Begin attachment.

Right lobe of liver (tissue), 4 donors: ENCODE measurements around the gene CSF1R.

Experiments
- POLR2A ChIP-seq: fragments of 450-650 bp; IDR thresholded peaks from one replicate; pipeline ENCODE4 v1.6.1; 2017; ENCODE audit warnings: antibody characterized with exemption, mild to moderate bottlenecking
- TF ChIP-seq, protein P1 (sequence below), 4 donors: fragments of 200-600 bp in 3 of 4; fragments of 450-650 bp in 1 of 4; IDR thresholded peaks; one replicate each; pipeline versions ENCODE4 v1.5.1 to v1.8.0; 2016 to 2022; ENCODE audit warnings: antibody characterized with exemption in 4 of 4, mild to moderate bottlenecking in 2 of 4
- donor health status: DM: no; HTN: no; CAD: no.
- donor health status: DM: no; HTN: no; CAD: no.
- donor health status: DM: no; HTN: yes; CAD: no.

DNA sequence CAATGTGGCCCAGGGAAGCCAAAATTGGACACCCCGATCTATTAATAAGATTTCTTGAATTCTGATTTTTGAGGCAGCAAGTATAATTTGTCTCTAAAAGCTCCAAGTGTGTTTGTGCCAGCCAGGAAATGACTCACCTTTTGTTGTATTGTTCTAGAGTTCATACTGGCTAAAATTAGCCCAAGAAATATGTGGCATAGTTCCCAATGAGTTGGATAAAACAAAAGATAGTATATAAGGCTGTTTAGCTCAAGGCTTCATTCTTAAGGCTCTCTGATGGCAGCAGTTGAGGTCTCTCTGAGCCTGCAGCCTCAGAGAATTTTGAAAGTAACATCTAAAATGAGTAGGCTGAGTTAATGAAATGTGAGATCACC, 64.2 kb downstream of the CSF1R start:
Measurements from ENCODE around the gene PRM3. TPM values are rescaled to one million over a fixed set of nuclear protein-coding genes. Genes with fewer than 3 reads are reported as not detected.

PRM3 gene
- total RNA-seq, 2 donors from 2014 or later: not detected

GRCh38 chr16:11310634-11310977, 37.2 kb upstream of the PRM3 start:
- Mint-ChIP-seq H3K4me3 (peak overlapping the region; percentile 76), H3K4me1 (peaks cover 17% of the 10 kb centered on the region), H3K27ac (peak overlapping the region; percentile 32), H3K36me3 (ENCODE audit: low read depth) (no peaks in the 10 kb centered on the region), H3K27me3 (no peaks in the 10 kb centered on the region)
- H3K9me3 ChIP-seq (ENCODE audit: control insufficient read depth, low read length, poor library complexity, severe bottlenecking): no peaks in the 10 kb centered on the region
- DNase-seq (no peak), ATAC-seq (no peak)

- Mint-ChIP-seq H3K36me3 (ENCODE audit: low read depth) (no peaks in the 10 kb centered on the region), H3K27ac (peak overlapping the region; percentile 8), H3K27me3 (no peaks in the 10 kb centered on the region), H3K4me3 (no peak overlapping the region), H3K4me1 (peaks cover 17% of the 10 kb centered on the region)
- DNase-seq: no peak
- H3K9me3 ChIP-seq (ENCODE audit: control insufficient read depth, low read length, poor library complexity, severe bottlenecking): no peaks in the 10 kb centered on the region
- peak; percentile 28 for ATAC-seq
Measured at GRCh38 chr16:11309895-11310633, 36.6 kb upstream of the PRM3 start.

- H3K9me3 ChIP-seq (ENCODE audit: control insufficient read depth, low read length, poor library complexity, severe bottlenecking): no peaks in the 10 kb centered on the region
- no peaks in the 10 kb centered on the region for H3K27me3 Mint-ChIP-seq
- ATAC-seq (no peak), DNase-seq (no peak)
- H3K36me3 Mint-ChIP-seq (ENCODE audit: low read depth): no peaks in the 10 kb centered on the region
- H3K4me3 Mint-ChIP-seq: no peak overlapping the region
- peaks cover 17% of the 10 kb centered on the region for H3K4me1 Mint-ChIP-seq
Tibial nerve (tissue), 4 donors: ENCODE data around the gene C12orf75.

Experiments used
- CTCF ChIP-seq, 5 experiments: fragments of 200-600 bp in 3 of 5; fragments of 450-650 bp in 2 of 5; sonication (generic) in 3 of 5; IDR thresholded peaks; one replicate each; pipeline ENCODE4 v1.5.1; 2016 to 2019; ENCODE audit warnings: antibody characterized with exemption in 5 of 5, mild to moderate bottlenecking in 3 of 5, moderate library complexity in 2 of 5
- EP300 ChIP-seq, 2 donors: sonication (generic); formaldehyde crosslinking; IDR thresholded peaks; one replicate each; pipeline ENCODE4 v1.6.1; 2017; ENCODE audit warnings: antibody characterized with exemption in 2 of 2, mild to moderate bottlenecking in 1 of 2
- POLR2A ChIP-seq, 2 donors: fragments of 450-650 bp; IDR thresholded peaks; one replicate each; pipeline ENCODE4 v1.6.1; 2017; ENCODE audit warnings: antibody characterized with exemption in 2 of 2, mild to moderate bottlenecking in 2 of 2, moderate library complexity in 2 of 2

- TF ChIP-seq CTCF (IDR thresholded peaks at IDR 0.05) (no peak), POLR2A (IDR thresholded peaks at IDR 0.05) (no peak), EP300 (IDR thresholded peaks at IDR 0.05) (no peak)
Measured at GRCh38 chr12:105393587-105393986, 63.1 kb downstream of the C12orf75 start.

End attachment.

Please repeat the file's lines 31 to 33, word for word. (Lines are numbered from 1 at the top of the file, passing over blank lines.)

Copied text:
- POLR2A ChIP-seq, 2 donors: fragments of 450-650 bp; IDR thresholded peaks; one replicate each; pipeline ENCODE4 v1.6.1; 2017; ENCODE audit warnings: antibody characterized with exemption in 2 of 2, mild to moderate bottlenecking in 2 of 2, moderate library complexity in 2 of 2

- TF ChIP-seq CTCF (IDR thresholded peaks at IDR 0.05) (no peak), POLR2A (IDR thresholded peaks at IDR 0.05) (no peak), EP300 (IDR thresholded peaks at IDR 0.05) (no peak)
Measured at GRCh38 chr12:105393587-105393986, 63.1 kb downstream of the C12orf75 start.